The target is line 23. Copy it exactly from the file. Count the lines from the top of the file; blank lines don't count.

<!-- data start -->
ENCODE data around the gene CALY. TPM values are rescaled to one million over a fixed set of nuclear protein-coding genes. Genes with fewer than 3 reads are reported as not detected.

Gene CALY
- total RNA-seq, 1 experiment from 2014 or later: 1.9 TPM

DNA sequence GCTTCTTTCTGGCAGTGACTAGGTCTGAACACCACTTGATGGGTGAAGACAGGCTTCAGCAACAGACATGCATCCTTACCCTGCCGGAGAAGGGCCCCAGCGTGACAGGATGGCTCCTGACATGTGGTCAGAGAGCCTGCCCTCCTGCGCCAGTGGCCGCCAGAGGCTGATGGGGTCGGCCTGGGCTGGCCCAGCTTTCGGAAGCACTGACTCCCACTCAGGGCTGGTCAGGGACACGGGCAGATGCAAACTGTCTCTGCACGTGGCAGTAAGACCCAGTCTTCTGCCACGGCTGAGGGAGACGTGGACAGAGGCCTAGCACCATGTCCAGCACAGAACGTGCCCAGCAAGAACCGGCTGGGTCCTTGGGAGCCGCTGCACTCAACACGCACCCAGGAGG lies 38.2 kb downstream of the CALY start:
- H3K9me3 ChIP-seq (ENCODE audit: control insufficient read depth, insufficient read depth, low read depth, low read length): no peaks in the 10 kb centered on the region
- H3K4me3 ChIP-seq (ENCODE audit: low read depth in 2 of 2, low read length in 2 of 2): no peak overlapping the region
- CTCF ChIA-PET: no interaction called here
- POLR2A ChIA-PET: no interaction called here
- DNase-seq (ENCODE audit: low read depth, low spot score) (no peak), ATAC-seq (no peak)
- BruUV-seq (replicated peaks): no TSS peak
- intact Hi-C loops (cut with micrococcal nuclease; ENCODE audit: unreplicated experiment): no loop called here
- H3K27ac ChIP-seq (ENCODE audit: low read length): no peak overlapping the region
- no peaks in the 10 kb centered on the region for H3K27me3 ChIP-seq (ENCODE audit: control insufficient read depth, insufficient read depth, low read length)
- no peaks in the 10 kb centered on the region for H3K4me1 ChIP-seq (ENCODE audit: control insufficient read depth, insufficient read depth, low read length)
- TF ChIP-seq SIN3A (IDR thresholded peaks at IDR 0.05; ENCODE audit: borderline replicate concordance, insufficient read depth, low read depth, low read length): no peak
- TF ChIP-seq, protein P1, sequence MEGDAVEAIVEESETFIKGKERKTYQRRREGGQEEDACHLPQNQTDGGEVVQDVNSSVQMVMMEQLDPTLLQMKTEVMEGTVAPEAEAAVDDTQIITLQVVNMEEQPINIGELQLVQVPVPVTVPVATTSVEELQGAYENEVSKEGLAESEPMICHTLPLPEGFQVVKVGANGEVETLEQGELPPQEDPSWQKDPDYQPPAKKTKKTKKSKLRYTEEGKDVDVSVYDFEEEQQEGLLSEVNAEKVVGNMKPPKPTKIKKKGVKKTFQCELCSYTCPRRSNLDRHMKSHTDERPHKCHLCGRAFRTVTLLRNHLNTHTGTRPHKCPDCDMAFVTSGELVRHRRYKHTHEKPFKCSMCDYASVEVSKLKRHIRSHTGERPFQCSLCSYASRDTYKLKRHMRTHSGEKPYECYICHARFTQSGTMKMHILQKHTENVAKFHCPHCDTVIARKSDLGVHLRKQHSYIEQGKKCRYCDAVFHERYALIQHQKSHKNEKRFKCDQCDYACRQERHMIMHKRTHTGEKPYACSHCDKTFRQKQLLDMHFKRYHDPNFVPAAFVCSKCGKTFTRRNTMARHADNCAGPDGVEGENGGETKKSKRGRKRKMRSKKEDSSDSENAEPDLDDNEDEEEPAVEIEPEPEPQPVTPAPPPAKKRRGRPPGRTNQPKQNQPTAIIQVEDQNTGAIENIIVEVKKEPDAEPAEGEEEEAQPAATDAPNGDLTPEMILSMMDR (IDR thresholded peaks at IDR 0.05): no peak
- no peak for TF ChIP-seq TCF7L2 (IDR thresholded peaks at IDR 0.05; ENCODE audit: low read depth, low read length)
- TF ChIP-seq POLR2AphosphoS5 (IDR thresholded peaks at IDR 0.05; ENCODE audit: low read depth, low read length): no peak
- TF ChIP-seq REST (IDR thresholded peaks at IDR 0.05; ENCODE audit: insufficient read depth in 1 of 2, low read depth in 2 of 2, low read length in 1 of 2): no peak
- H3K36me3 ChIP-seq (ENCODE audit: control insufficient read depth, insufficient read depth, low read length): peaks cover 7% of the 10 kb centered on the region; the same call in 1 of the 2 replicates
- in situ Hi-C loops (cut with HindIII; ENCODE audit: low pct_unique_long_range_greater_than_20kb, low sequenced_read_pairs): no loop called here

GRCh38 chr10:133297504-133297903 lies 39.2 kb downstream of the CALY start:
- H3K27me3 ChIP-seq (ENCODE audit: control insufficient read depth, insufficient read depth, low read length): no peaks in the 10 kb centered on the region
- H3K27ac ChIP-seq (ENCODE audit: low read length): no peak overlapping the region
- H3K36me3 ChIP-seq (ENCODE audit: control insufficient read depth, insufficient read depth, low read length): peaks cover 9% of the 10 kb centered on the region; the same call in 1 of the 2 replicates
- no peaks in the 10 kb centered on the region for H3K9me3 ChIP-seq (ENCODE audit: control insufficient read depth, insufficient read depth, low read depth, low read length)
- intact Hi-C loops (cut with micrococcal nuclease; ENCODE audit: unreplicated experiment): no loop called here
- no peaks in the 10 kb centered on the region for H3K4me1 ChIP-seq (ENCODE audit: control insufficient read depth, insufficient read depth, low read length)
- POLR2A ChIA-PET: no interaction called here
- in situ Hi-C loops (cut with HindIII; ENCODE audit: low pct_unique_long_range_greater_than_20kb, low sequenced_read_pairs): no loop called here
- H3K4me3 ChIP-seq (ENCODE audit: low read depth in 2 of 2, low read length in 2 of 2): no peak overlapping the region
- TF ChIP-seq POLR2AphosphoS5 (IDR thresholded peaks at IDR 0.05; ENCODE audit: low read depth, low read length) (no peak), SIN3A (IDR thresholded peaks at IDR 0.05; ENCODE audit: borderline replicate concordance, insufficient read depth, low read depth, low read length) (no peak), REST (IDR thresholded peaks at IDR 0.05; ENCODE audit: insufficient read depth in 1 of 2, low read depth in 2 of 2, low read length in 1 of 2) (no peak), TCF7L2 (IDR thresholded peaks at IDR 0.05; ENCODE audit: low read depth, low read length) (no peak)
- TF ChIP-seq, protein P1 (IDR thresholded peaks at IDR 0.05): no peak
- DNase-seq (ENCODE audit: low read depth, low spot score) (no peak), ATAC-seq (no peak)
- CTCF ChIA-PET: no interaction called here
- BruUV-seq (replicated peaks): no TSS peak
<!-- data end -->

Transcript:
- H3K27me3 ChIP-seq (ENCODE audit: control insufficient read depth, insufficient read depth, low read length): no peaks in the 10 kb centered on the region